From colonial abuses to recent anti-Black and anti-Asian racism and violence, racialized violence is embedded in America. Racial trauma refers traumatic events related to real or perceived experiences of racial discrimination, which can include threats of harm or injury, humiliation, or witnessing harm to minoritized racial/ethnic groups (Carter, 2007; Comas-Díaz et al., 2019). Many of us are working within systems built on historical trauma and systemic and institutional racism, including the juvenile and criminal legal systems, law enforcement, and other forensic and correctional settings. The presentation will discuss how racial trauma affects the mental and physical health of minoritized individuals and communities. Moreover, much of the dialogue on addressing racial trauma discusses how we treat those impacted by racial trauma. If colonialism and white supremacy are the roots of cultural and racial trauma and violence, therapists need to also explore how to address those who inflict racial trauma and racialized violence. This presentation will also discuss therapists’ discomfort in addressing racial trauma and racialized violence with those who engaging in such behaviors.

May 16, 2023
9:00 a.m.—12:00 p.m.

Strategies and Ethical Considerations for Engaging Adolescent Clients
Presented by David Prescott

Clients who have sexually abused sometimes present special challenges for the professionals who treat them. Research has found that adhering to the responsivity principle of effective correctional programming makes treatment more effective, but tailoring treatment to the specific needs of clients is rarely discussed in the literature. This workshop will explore biases that professionals can experience, even beyond their awareness, and the exact components of the working alliance. It explores strategies for preparing for and initiating sessions, setting “approach goals,” and reviews how specific skills eliciting a client’s internal motivation can help make treatment services more effective. Finally, it examines the ethical principles of the helping professions and offers ideas for navigating common ethical dilemmas.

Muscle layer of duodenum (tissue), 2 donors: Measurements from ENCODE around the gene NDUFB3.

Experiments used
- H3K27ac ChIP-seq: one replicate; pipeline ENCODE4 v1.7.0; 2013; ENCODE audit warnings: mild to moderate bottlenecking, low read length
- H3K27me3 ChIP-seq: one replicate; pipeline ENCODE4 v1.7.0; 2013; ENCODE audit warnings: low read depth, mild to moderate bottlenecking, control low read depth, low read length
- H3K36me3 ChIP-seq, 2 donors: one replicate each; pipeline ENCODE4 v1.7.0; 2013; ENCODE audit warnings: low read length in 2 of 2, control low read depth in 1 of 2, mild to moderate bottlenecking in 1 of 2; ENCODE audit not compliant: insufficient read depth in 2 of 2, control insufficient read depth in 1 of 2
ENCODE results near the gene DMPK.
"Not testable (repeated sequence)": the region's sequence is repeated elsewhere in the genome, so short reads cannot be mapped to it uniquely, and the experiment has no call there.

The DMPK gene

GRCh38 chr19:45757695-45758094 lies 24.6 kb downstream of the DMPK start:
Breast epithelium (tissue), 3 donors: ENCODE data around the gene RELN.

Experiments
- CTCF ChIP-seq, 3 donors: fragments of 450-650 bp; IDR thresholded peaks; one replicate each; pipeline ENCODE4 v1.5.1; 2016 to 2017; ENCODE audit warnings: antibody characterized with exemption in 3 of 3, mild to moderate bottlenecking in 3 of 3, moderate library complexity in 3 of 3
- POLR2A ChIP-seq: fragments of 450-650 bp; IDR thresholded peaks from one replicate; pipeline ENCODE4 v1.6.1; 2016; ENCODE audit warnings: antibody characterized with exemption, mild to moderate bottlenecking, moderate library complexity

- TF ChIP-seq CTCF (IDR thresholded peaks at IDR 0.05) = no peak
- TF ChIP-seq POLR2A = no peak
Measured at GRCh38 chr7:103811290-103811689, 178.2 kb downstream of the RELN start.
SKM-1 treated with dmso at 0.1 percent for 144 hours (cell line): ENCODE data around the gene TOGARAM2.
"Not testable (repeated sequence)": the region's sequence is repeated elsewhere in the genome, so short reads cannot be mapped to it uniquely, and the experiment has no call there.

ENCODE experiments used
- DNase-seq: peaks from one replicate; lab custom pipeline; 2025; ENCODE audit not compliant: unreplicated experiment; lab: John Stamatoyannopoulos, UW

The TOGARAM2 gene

Upon completion of this event, participants will be better able to:

  1. Describe specific biases that can interfere with effective
  2. Explain the use of “approach goals” in treatment
  3. Implement methods for collecting feedback from clients
  4. Explain how Motivational Interviewing elicits the client’s internal motivation

May 23, 2023
9:00 a.m.—12:00 p.m.

The Good Lives Model with Adolescents
Presented by David Prescott

This training will provide information on applying the Good Lives Model (GLM) in work with adolescents whose behaviors have caused harm to others (including sexual and non-sexual violence). The GLM is a strengths-based rehabilitation practice framework that augments the risk, need, and responsivity principles of effective correctional intervention through its focus on assisting clients to develop and implement meaningful life plans that are incompatible with future offending. Originally developed as a rehabilitation framework for use with adults who have harmed others, this workshop focuses on how the GLM—when properly adapted—can be used with adolescents and young men.

Upon completion of this event, participants will be better able to:

  1. Describe the central goals in the Good Lives Model
  2. Explain the linkage between risk factors and approach-oriented treatment goals
  3. Utilize “approach goals” in treatment

Click here for the Registration Form